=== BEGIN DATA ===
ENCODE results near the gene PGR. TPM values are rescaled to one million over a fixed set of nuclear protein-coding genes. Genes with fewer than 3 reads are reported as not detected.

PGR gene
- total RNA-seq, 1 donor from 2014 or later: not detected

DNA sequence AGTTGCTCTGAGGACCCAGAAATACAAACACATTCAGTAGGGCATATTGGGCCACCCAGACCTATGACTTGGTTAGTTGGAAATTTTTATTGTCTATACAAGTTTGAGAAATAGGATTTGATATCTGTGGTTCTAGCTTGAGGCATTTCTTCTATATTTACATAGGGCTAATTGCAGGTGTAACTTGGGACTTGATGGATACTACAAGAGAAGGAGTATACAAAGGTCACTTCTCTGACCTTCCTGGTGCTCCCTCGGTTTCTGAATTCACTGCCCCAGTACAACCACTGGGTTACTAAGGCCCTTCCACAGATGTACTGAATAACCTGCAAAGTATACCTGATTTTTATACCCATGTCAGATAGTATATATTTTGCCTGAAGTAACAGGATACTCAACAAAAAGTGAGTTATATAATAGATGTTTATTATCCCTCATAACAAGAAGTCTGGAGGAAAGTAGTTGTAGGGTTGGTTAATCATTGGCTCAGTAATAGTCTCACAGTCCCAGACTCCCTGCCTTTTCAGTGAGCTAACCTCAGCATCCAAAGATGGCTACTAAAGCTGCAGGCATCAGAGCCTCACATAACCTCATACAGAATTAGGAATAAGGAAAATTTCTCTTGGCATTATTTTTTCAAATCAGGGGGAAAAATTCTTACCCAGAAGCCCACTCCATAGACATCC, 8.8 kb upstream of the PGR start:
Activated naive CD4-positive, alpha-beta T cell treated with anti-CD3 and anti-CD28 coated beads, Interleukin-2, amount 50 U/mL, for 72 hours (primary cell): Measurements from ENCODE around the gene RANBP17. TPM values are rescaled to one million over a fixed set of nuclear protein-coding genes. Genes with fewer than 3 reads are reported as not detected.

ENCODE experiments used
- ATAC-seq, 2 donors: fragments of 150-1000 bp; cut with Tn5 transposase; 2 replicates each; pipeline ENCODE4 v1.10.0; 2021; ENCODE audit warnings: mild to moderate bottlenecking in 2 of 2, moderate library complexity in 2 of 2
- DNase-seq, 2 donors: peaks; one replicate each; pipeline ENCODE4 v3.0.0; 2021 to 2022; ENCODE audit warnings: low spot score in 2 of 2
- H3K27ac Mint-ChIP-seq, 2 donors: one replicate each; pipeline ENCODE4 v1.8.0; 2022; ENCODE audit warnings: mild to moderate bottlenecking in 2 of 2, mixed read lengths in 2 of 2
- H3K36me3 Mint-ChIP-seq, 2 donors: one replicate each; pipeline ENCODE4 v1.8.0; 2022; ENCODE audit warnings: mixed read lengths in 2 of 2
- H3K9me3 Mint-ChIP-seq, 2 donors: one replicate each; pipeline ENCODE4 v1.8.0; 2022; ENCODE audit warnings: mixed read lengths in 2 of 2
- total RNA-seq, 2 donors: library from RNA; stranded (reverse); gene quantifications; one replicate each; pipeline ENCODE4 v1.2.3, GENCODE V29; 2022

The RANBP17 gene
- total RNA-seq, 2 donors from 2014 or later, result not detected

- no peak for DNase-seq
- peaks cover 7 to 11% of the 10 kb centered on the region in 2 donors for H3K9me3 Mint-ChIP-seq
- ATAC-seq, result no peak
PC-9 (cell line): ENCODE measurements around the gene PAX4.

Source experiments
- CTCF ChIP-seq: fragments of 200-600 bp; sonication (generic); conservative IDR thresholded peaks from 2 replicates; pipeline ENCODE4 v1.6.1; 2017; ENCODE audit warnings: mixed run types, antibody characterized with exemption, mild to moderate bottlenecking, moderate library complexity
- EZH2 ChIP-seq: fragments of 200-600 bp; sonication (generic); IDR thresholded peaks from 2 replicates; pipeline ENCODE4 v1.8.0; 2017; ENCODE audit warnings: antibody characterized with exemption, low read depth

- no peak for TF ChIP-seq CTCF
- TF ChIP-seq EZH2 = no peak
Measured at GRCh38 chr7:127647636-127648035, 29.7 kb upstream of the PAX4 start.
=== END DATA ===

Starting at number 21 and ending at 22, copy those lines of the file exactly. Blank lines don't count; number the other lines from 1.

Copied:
- EZH2 ChIP-seq: fragments of 200-600 bp; sonication (generic); IDR thresholded peaks from 2 replicates; pipeline ENCODE4 v1.8.0; 2017; ENCODE audit warnings: antibody characterized with exemption, low read depth

- no peak for TF ChIP-seq CTCF